Given the story, this doesn't feel much like a "Lubitsch film." Besides having a tangled plot, it goes on far too long; IMDb says it's an 85-minute film but UCLA showed a print which ran 103 minutes. It should have been 85 minutes, especially as the film has a couple false endings, but keeps going...and going!

That said, the movie was visually striking, filmed by Theodor Sparkuhl and Kurk Waschneck, and it was interesting seeing Lubitsch acting in a large role. Lubitsch didn't care for his own performance and decided to give up acting after this film!

SUMURUN admittedly isn't something I'd be anxious to revisit anytime soon, but it was worthwhile historically speaking, giving me a greater understanding of Lubitsch's career.

SUMURUN is available on DVD from Kino Lorber.

Finally, a word of appreciation for Cliff Retallick, who played in the dark last night for over three hours without a single sheet of music. The music was very well chosen, and having that live accompaniment made the screenings even more special.

Next up: A post on Saturday afternoon's screening of Lubitsch's DESIGN FOR LIVING (1933) at the Egyptian Theatre in Hollywood.


Blogger Walter S. said...

Laura, I have never seen these two Ernst Lubitsch directed silent movies. You have sold me on both, although you were less taken with SUMURUN. Thank you.

12:23 AM  
Blogger barrylane said...

In The Lady Windemere's Fan sweepstakes, Otto Preminger's entry has merit on a level all its own. The Wildean witticisms are suggested, but the story's undercurrent and relationships are front and center. Also, it was Madeleine Carroll's final film and on that basis alone is worth checking out. Personally, I love it, but feel same about the various theatrical productions and the silent film, although this version, in my opinion, is more fun. Much more.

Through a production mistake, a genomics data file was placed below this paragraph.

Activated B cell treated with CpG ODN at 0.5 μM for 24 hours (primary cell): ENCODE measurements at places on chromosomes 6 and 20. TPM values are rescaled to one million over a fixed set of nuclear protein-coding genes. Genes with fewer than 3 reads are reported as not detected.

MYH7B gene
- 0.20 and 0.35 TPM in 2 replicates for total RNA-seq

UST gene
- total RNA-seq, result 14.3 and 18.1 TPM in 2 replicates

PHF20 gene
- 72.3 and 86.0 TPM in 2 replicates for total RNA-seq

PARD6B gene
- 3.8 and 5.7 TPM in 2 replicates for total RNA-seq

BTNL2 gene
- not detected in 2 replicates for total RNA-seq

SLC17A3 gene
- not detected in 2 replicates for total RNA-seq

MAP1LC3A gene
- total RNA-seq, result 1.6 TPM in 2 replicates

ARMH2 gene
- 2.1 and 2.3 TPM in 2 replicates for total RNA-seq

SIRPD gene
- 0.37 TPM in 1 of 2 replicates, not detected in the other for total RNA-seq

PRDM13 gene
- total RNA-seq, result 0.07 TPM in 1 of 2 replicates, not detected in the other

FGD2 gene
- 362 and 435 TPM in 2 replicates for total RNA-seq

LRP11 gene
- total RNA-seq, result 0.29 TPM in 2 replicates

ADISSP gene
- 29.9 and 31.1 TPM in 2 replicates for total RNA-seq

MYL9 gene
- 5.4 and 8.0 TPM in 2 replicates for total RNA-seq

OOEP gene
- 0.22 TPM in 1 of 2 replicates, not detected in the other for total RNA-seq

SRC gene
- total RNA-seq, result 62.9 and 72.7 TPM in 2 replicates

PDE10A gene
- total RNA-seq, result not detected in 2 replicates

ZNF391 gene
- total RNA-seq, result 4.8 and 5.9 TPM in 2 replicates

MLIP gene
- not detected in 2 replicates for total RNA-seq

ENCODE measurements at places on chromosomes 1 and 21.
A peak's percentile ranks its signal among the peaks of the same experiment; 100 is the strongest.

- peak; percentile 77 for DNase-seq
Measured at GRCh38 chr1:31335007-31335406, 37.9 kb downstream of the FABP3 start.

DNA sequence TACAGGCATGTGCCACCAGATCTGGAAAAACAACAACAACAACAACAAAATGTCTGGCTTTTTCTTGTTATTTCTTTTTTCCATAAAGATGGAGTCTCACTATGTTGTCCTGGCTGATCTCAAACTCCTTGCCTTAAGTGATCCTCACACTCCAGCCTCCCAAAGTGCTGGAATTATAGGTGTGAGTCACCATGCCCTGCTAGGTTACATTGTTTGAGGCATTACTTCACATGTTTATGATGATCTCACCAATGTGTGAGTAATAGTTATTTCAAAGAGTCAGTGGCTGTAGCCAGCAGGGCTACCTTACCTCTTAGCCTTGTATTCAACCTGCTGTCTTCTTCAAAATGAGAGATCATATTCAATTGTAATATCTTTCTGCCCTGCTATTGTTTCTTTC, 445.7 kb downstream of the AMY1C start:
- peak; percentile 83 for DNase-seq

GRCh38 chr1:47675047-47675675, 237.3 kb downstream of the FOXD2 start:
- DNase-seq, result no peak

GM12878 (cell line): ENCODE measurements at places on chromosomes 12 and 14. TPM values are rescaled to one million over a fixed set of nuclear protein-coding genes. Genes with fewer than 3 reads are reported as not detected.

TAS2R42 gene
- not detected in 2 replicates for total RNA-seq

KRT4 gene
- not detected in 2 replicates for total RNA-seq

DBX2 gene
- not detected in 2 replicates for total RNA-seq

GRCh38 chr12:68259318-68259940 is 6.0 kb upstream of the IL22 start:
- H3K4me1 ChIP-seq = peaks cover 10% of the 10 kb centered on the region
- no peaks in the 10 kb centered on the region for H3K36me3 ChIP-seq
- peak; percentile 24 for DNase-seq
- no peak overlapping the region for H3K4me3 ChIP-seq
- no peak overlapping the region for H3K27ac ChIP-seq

8:21 PM  
Blogger Laura said...

Walter, so glad to know you enjoyed my post. You might like to know that some of Lubitsch's German silents, including SUMURUN, are available in a DVD set from Kino Lorber.

Barrylane, I'm glad you mentioned the Preminger version -- I didn't realize I had it at first until I realized it's simply called THE FAN. The version I recorded (on VHS!) from Fox Movie Channel I have noted is a 78-minute European version; I noted the U.S. version is 89 minutes. I see THE FAN is available on DVD in the Fox Cinema Archives series; Amazon lists it at 79 minutes.

If anyone has seen THE FAN DVD I'd be interested to know how the print quality is. I've had very good luck with B&W FCA prints of the '30s and early '40s but some of the later prints (especially color or widescreen) are all over the map qualitywise. Anyway, that's a Jeanne Crain film I've never seen so I'm glad you reminded me it's out there!! I'll definitely want to check it out.

Best wishes,

9:24 PM  
Blogger barrylane said...

Laura, FCA print of The Fan is pretty good. I had to adjust the sound a few times, but it was livable with.

9:28 PM  
Blogger Laura said...

Thank you so much for the feedback on the FCA print! (It seems like I've been adjusting the sound a lot on Warner Archive discs recently so I guess doing that wouldn't be anything new! LOL.) I may consider getting that.

Best wishes,

9:36 PM  
Blogger barrylane said...

Laura -- Jeanne Crain holds her own and is very attractive. Richard Greene and George Sanders the same, but John Sutton and Martita Hunt make their presence known. The star is Madeleine Carroll, and although her names comes second, she is only that in the same way Frank Sinatra is billed second to Rita Hayworth in Pal Joey. The Fan is, or was, free online. Not ideal, but perhaps worth a try.

10:01 PM